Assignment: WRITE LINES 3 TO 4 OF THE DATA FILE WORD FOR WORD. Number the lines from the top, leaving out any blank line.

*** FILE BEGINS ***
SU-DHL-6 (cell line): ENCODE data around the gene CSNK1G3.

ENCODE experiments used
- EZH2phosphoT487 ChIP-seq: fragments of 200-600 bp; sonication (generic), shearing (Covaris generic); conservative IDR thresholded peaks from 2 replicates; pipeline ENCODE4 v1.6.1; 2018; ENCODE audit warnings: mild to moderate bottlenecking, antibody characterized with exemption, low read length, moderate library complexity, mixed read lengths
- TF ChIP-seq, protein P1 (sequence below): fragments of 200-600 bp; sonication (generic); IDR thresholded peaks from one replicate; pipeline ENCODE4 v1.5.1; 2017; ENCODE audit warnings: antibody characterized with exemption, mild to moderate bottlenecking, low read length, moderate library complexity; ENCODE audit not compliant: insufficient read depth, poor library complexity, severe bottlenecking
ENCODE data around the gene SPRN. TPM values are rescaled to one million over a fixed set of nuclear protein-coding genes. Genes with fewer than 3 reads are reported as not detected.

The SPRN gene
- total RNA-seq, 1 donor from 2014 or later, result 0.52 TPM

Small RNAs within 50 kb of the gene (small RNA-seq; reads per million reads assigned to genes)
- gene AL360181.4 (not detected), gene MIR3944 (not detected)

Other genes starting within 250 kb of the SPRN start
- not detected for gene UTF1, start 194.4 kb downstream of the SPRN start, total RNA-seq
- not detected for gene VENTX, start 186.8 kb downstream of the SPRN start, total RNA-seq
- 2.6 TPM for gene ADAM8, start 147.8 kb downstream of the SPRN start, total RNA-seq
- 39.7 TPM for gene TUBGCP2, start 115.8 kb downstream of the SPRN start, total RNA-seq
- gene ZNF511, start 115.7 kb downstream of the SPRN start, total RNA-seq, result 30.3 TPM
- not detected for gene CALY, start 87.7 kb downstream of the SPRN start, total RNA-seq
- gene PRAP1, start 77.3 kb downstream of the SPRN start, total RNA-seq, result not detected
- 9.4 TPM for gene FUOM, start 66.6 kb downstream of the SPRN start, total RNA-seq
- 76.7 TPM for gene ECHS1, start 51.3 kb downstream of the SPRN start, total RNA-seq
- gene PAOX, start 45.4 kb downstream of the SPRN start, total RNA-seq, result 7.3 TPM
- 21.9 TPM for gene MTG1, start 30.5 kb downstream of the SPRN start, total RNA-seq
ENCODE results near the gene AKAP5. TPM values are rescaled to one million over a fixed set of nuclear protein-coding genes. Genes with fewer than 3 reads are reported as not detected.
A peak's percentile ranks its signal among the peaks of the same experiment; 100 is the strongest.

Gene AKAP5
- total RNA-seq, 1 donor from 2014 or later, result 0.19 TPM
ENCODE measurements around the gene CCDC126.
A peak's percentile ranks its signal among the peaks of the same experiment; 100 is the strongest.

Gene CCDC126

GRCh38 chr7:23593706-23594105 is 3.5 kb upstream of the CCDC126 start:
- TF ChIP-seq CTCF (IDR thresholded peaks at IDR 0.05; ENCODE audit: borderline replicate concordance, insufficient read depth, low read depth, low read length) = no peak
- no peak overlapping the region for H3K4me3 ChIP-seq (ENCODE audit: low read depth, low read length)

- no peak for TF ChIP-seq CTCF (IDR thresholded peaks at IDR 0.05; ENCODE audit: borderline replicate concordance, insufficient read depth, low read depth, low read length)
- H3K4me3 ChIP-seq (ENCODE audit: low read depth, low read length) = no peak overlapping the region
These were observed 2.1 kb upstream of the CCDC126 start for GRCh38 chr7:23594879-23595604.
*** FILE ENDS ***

- EZH2phosphoT487 ChIP-seq: fragments of 200-600 bp; sonication (generic), shearing (Covaris generic); conservative IDR thresholded peaks from 2 replicates; pipeline ENCODE4 v1.6.1; 2018; ENCODE audit warnings: mild to moderate bottlenecking, antibody characterized with exemption, low read length, moderate library complexity, mixed read lengths
- TF ChIP-seq, protein P1 (sequence below): fragments of 200-600 bp; sonication (generic); IDR thresholded peaks from one replicate; pipeline ENCODE4 v1.5.1; 2017; ENCODE audit warnings: antibody characterized with exemption, mild to moderate bottlenecking, low read length, moderate library complexity; ENCODE audit not compliant: insufficient read depth, poor library complexity, severe bottlenecking